Ruminations on tech, the digital media, and some golf thrown in for good measure.

Big Joggers, Deadly Data

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Happy Monday.

If you’re looking for a Grammy’s update, didn’t watch them this year, can’t tell you anything.

What I can tell you about was the big New York Times expose over the weekend about the rise and rise of automated Twitter bots, and the pay-to-play marketplace that has risen up around them, particularly by celebrities, YouTube stars, and other luminaries looking to raise their online profiles.

Kind of reminded me back in dot com bubble when Media Metrix numbers were used to support the insane valuations of emerging Internet companies.

More interesting to me is a report by The Guardian about how sensitive information about the location and staffing of U.S. military bases and outposts around the world have been revealed by a fitness tracking company.

Remember when the U.S. military cracked down on the kinds of things soldiers could post on social media?

Get ready for the great fitness data crackdown.

Here’s how The Guardian told it:

Sensitive information about the location and staffing of military bases and spy outposts around the world has been revealed by a fitness tracking company. The details were released by Strava in a data visualisation map that shows all the activity tracked by users of its app, which allows people to record their exercise and share it with others. Strava suggests military users ‘opt out’ of heatmap as row deepens Read more The map, released in November 2017, shows every single activity ever uploaded to Strava – more than 3 trillion individual GPS data points, according to the company. The app can be used on various devices including smartphones and fitness trackers like Fitbit to see popular running routes in major cities, or spot individuals in more remote areas who have unusual exercise patterns. However, over the weekend military analysts noticed that the map is also detailed enough that it potentially gives away extremely sensitive information about a subset of Strava users: military personnel on active service.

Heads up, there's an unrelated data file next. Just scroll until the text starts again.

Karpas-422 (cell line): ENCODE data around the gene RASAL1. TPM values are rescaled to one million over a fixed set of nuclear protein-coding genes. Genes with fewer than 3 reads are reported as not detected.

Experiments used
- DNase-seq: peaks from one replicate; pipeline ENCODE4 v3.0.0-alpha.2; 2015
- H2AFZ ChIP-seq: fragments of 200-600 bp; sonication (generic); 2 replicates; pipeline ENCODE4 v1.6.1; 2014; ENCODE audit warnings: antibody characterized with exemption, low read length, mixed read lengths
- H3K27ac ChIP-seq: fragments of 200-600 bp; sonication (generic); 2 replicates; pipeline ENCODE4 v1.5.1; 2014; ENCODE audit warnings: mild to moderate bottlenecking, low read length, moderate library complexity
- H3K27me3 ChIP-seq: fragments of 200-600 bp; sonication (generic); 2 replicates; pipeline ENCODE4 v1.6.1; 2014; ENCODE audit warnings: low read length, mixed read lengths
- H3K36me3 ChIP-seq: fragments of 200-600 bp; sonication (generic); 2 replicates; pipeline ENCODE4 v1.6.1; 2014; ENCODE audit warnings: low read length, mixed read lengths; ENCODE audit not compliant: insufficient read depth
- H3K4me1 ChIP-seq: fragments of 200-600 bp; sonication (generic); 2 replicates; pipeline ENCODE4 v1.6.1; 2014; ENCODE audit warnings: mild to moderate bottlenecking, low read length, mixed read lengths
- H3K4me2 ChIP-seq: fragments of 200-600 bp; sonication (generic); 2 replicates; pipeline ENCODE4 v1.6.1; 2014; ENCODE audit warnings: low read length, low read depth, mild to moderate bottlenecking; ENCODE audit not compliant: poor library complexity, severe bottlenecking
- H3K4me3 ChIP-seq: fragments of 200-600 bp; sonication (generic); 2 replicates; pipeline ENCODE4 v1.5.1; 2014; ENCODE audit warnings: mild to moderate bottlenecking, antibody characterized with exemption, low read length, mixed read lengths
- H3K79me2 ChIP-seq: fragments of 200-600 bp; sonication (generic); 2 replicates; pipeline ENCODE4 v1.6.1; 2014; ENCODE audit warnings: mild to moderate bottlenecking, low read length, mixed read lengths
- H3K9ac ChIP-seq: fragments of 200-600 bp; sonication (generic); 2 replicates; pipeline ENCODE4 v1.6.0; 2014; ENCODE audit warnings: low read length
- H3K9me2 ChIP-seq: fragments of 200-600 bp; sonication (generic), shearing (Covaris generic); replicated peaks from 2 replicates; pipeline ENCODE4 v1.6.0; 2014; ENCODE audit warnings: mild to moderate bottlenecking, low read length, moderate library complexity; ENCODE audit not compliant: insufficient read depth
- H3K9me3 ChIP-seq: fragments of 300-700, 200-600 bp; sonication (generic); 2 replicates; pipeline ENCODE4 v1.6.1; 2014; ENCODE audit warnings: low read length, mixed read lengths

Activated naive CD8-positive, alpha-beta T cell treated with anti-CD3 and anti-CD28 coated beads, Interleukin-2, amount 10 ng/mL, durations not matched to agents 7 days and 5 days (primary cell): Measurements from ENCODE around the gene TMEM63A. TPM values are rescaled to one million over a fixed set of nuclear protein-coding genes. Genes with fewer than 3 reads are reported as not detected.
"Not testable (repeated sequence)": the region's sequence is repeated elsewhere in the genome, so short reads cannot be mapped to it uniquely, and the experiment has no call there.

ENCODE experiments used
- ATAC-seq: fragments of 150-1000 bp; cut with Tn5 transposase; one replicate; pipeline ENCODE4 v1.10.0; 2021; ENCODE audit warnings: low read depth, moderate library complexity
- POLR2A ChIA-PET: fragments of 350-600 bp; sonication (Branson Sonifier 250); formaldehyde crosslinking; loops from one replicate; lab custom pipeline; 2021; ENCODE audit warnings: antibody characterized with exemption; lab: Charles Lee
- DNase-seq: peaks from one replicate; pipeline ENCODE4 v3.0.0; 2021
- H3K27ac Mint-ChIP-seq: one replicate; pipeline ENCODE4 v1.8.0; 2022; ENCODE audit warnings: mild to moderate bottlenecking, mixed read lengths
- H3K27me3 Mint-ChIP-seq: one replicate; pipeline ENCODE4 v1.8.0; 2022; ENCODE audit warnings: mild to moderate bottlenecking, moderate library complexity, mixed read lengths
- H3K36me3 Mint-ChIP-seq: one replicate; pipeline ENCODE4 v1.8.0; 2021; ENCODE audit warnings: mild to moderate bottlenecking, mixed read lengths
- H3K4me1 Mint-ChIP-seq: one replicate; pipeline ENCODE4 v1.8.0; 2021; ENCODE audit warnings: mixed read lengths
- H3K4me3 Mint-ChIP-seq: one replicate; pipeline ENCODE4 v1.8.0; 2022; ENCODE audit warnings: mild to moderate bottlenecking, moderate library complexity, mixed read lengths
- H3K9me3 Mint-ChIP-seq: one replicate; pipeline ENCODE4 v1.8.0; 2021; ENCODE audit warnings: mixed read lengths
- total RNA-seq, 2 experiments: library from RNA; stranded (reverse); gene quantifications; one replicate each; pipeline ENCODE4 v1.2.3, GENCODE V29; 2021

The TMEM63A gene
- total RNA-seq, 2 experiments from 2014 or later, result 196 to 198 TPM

– via the Guardian

To bring it closer to home, “If soldiers use the app like normal people do, by turning on tracking when they go to do exercise, it could be especially dangerous…because it “looks a lot like a regular jogging route.”

Soldiers, vary your jogging routes and stop being so predictable…that’s an order! Better yet, leave that Fitbit in your locker.

Finally on this glorious Monday, if you’re interested in the emerging area of quantum computing (including the headwinds), check out this piece from Quanta Magazine, “The Era of Quantum Computing is here. Outlook: Cloudy.”

Written by turbotodd

January 29, 2018 at 10:17 am

Posted in 2018, quantum computing

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